Humidity: How It Affects Your Health and Home

Improving your home’s humidity — the amount of water vapor in the air — is important, especially during the winter.

Most people run their furnace a lot during cold weather. That keeps them warm, but all that heat dries out the air, which can lead to big problems.

Here’s what you should know about water vapor levels, how to measure them and how they affect your health.

Ideal Indoor Humidity

The ideal indoor humidity is about 30–50%. Of course, that information isn’t helpful if you can’t measure the moisture to begin with!

For that, you’ll need a hygrometer, which measures the temperature and relative water vapor. You can purchase one at your local home center.

Problems with Low Humidity

Having low indoor humidity can cause big problems for your health and your home.

For instance, dry air causes your body to feel colder; asthma and allergy symptoms can worsen; cold and flu viruses may spread rapidly; and it can cause dry skin or chapped lips.

Low water vapor also takes a toll on homes. That’s because wood furniture is robbed of moisture, and cracks can develop on flooring, trim and framing around windows and doors.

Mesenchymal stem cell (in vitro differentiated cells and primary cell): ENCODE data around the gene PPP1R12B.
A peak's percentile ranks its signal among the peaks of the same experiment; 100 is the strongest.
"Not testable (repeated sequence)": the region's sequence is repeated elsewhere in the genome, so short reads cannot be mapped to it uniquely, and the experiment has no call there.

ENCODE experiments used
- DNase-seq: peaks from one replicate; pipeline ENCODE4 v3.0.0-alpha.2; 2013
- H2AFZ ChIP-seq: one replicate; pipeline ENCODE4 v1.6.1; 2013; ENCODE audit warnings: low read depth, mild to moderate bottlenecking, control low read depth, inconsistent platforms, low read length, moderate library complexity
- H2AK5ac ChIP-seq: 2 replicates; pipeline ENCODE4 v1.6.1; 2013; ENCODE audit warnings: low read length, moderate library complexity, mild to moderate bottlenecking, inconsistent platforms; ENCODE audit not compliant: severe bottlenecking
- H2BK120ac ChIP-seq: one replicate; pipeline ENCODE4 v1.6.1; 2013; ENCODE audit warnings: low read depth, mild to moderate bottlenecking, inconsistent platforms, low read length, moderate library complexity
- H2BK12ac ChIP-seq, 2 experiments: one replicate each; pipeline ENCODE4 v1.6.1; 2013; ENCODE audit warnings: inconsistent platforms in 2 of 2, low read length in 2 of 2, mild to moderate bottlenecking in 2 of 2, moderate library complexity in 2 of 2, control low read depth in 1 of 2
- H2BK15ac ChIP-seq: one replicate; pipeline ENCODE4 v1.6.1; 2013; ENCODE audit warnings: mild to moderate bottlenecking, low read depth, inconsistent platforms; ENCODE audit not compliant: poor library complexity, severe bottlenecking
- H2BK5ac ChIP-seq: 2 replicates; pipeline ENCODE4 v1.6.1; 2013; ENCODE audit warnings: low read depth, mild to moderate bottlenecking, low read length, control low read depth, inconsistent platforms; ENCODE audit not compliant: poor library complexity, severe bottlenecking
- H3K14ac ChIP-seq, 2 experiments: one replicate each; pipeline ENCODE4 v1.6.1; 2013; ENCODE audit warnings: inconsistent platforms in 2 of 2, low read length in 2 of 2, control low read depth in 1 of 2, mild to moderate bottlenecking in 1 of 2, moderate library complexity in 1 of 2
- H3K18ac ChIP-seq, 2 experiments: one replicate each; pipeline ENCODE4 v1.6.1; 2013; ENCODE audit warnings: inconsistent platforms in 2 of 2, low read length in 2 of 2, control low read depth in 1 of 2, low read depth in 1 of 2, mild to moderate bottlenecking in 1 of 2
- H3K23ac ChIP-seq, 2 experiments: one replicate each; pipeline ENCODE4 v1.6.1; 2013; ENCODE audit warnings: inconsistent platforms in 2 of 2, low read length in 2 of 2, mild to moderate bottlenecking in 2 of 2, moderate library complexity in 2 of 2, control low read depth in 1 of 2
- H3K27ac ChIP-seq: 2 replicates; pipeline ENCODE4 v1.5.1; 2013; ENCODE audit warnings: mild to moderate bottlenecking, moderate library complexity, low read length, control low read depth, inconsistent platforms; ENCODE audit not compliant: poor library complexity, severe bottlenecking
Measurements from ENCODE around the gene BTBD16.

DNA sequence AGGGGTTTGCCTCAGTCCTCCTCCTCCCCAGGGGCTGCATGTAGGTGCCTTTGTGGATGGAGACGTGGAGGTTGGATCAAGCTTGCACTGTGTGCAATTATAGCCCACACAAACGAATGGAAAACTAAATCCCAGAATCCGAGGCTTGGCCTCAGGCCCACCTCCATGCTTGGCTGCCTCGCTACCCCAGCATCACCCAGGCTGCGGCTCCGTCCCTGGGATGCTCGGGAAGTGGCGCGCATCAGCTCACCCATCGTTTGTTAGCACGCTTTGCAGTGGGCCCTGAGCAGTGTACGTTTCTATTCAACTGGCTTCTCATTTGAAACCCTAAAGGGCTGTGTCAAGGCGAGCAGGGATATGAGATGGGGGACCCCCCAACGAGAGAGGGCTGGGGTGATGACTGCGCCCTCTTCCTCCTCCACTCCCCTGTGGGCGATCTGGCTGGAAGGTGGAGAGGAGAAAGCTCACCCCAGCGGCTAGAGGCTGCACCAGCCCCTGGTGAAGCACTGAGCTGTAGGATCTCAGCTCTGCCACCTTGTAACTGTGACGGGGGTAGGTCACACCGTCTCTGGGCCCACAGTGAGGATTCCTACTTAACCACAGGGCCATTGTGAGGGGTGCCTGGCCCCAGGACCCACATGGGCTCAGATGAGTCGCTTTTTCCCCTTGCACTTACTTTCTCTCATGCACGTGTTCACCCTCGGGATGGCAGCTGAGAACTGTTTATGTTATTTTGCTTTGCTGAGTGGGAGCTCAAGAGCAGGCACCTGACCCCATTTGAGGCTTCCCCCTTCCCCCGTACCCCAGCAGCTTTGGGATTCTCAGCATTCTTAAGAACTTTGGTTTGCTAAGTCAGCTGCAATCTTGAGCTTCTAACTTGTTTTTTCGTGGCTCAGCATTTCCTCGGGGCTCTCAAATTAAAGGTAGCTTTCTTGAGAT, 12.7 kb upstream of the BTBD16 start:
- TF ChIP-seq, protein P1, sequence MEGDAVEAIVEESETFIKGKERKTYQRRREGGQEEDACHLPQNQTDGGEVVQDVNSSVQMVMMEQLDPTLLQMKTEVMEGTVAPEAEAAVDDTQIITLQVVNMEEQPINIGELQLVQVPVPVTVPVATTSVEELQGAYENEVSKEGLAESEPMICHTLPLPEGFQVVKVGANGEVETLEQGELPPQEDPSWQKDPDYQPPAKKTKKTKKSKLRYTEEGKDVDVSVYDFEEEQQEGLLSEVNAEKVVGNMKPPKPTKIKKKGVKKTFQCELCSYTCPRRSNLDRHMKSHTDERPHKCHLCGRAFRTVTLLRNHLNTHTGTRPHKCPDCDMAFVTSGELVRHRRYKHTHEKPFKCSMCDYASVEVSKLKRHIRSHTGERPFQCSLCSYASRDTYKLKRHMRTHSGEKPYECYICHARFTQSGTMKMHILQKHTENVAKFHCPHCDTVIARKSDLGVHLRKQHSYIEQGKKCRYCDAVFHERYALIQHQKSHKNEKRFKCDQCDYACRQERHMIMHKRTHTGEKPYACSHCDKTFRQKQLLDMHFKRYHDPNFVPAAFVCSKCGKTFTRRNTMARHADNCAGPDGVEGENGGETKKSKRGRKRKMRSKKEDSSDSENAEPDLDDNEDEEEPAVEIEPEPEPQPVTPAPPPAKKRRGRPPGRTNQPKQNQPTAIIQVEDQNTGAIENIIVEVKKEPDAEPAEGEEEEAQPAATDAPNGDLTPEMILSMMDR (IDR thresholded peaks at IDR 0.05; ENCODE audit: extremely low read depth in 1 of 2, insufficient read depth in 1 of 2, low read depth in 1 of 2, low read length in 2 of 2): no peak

How to Increase Your Home’s Humidity

To increase your home’s humidity, consider installing a whole-house humidity system in the ductwork near your furnace. These range from $150 to $1,000 — it just depends on the square footage you need to cover.

If a whole-house system is beyond your budget, you can always install a room-size humidifier. This small unit costs just $30 and it’s portable, so you can take it from room to room.

Other remedies include boiling water; air-drying clothes and dishes; using bathroom exhaust fans sparingly; purchasing houseplants — they release moisture from their leaves and stems.

Further Reading


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